Macintosh General Troubleshooting


In order for any software to work properly on your system, your Mac MUST meet or exceed the software’s minimum system requirements as listed on the box or in the manual.

You must also shut down all of your other programs before running our software. Other programs can use up too much of your system’s resources, leaving less than our program needs to operate.

How do I close my other Applications?

  1. Click the Finder icon in the top right-hand corner of your screen. This will show you a listing of all programs currently running on your computer.
  2. Click the first program in the list.
  3. Close the program or window that appears.
  4. Repeat this process until all programs have been shut down.

Once you are sure that your system meets the minimum system requirements for the software and that your other programs are all shut down, you are ready to begin troubleshooting the problem.

Standard Mac Troubleshooting

Following are some of the problems that can occur in any Mac program, and the recommended solution(s) for each.

The program reports an “Insufficient Memory”, “Out of Memory” or similar error, and will not run.

If your computer has enough physical RAM installed to run the software, then you probably just need to optimize your Mac’s memory settings like this:

  1. Click the on the Apple menu.
  2. Select Control Panel.
  3. Select Memory.

If you are NOT using a Power PC, then turn virtual memory and 32-bit addressing or modern memory management to OFF.


If your ARE using a power PC, leave turn these features ON, and set Virtual Memory to 1 megabyte.

On all Macs, set RAM disk to OFF.
Restart your computer after changing any settings so that your changes can take effect.

NOTE: If you still get “Out of Memory” errors on a Power PC after changing these settings, raise the Virtual Memory setting and try again. If this doesn’t work either, see the section on “Disabling Extensions” below.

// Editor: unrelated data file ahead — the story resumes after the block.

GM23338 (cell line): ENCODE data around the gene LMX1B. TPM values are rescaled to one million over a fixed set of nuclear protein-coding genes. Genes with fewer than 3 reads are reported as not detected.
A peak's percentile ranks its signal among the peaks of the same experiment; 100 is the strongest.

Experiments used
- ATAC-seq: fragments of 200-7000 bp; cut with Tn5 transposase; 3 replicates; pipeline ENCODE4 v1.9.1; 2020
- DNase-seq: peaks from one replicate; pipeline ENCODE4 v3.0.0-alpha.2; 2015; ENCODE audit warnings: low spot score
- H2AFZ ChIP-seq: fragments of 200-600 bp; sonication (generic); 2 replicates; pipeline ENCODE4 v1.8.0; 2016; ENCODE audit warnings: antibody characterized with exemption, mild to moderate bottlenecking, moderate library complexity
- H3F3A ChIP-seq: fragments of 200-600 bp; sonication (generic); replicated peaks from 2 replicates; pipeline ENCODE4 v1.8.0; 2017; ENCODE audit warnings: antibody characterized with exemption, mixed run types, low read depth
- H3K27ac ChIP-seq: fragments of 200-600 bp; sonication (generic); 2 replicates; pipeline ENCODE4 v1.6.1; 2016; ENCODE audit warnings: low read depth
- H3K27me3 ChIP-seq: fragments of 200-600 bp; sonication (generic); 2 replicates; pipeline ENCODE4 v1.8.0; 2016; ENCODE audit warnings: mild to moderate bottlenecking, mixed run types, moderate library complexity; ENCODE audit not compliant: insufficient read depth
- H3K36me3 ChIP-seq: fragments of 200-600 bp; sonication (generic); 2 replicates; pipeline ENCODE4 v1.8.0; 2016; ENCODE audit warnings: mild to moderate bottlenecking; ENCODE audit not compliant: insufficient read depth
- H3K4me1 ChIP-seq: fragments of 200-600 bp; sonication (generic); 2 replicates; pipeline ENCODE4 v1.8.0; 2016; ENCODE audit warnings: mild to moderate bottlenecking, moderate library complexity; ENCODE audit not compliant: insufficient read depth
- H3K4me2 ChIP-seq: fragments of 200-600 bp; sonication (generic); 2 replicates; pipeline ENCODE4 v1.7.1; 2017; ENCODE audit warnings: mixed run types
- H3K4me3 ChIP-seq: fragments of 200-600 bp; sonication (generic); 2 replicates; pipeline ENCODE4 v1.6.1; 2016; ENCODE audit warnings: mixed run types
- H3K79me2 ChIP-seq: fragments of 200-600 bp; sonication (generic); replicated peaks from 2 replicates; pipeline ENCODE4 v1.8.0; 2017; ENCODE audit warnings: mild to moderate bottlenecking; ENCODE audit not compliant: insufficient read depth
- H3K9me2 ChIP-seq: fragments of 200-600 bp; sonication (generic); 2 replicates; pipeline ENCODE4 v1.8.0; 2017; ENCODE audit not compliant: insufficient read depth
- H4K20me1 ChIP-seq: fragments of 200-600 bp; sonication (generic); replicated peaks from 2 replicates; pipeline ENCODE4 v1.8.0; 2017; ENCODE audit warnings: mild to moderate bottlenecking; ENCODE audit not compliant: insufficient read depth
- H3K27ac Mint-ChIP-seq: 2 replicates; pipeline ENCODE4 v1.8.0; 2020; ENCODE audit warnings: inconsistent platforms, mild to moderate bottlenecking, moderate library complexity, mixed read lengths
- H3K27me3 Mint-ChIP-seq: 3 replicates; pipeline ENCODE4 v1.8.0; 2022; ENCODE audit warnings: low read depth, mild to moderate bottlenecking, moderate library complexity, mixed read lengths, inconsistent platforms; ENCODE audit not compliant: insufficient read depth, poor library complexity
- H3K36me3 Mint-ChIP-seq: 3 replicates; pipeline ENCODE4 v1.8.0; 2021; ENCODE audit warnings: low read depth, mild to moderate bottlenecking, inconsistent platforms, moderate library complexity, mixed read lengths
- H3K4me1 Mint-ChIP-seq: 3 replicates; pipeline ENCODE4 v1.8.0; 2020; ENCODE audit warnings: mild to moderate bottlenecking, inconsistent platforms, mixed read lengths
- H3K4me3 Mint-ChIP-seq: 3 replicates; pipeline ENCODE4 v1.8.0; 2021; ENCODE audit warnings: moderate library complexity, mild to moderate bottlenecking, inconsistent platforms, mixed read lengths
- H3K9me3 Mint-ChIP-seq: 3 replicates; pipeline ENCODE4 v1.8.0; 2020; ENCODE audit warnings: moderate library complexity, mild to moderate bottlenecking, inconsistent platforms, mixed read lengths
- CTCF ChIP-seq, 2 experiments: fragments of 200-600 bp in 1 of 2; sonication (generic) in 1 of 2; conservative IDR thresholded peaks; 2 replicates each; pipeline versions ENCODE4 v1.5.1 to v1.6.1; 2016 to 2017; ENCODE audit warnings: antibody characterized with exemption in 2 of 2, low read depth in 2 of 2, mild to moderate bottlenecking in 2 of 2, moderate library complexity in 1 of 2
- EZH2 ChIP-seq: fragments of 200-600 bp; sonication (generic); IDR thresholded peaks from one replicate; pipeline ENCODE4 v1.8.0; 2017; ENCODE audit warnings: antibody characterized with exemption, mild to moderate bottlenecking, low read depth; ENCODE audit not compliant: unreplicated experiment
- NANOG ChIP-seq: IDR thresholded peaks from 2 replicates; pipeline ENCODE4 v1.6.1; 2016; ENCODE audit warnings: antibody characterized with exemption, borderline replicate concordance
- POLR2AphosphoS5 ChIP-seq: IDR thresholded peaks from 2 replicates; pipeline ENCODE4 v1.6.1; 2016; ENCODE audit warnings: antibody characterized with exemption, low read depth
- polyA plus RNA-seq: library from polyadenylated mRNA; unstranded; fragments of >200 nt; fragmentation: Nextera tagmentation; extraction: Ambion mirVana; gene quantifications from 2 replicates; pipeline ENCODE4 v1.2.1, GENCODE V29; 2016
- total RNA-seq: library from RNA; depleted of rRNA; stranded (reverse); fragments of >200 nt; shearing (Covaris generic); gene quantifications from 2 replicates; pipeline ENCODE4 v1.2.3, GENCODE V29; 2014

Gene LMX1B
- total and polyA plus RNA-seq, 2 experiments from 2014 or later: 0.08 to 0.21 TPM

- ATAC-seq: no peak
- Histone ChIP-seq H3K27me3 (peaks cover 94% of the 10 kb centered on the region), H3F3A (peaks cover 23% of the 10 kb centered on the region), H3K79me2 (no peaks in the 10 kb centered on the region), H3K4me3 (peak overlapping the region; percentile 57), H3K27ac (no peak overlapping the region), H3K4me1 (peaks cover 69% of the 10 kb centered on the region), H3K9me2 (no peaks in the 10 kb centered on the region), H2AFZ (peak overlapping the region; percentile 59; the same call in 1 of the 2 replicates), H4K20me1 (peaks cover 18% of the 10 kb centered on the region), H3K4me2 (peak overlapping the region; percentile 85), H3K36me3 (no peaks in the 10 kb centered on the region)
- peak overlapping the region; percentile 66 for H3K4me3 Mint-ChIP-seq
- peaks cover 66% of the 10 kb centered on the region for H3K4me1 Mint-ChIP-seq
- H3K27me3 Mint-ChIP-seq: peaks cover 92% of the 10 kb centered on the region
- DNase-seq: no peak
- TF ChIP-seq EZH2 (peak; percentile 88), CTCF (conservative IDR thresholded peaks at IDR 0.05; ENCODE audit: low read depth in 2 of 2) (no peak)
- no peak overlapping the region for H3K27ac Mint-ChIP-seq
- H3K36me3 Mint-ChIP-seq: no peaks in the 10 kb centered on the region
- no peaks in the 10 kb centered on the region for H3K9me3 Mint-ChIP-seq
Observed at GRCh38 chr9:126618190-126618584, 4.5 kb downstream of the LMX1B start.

The program crashes unexpectedly, locks up, reports an error, or just runs poorly.

Many problems in Macintosh programs can be the result of conflicts between the software and one or more system extensions.

The majority of our programs require only the
Apple CD-ROM and
Quicktime extensions to run. Check the program’s manual to see what other extensions, if any, your software requires. All other extensions should be disabled while you play, and then re-enabled afterwards.

NOTE: If you have already disabled all but the necessary extensions for the program, but you are still having trouble, see the section on “Insufficient Memory” errors above.

How do I disable unnecessary extensions?

  1. Restart your Macintosh.
  2. When the “Welcome to Macintosh” screen appears, press and hold down the <Spacebar>.
  3. Continue holding down the spacebar until the Extensions manager appears.
  4. Uncheck all extensions except the ones needed by the software you are trying to run. Most games only require the following:

Apple CD-ROM

Some game also require Quicktime PowerCheck the manual or readme file for the program you are trying to run to see what other extensions, if any, are needed.

  1. Click and hold down the SETS button at the top of the box, then click on SAVE SET.
  2. Give the set a name like “Games Configuration” so you can use it again later.
  3. When done, click on the box in the top corner. Your MAC will start up normally.
  4. When you are finished playing your game, restart your computer again and follow steps 3 and 4.
  5. Click and hold down on the SETS box. Click on your normal configuration file. Then restart your computer again and everything will be restored to normal.

My Mac runs OS 8, and I’m having problems with a game that uses QuickTime.

The version of QuickTime that is included with this operating system is not totally compatible with some of our older software. Try installing the version of QuickTime that is included on the program CD before running it again.